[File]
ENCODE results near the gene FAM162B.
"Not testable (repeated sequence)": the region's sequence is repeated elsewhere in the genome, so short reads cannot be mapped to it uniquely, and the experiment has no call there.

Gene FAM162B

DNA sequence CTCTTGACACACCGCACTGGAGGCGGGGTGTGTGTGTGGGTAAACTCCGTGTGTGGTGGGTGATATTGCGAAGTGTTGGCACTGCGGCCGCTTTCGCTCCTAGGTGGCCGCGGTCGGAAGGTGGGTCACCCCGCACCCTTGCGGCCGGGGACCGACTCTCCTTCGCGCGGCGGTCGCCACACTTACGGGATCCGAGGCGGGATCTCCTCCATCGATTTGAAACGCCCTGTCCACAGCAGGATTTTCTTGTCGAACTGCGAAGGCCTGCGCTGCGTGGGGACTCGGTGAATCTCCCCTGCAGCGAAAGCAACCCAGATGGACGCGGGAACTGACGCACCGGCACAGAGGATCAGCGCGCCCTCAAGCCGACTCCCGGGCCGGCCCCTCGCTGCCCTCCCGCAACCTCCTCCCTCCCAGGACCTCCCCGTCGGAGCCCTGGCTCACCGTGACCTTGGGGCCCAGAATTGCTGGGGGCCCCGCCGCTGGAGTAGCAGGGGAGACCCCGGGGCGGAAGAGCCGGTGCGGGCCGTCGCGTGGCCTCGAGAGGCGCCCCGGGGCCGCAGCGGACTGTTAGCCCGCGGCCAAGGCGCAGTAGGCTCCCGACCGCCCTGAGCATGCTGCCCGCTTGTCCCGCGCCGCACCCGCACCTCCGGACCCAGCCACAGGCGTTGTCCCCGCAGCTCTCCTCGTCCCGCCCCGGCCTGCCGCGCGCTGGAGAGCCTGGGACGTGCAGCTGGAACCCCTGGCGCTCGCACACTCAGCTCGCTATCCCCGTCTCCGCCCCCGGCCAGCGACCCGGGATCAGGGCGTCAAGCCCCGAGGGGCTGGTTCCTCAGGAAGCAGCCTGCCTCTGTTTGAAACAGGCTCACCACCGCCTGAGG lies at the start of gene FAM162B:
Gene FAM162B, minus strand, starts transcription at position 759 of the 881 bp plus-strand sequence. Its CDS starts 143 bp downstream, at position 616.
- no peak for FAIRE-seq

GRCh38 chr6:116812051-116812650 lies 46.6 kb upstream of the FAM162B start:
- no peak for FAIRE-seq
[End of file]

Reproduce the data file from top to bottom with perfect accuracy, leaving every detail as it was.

ENCODE results near the gene FAM162B.
"Not testable (repeated sequence)": the region's sequence is repeated elsewhere in the genome, so short reads cannot be mapped to it uniquely, and the experiment has no call there.

Gene FAM162B

DNA sequence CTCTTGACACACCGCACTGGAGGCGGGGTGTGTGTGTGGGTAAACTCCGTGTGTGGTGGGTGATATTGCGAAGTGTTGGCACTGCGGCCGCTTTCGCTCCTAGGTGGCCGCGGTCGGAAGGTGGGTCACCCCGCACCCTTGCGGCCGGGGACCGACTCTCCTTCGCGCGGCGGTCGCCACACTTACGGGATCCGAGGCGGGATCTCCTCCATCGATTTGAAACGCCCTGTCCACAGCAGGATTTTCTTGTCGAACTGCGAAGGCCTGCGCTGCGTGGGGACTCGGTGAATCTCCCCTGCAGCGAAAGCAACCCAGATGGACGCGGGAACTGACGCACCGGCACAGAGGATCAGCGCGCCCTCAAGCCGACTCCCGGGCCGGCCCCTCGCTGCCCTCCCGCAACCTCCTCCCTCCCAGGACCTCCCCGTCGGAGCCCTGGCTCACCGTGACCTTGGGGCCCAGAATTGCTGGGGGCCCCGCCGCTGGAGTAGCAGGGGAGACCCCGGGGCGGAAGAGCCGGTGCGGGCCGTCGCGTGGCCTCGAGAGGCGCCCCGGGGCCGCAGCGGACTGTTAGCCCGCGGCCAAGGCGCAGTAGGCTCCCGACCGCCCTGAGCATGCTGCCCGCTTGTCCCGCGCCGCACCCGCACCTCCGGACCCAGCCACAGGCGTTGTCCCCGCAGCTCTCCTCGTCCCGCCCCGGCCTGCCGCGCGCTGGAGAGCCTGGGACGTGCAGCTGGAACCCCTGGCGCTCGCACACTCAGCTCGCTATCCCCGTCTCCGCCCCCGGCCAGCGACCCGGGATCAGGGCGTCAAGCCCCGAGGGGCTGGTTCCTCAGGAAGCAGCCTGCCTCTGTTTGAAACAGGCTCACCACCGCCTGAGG lies at the start of gene FAM162B:
Gene FAM162B, minus strand, starts transcription at position 759 of the 881 bp plus-strand sequence. Its CDS starts 143 bp downstream, at position 616.
- no peak for FAIRE-seq

GRCh38 chr6:116812051-116812650 lies 46.6 kb upstream of the FAM162B start:
- no peak for FAIRE-seq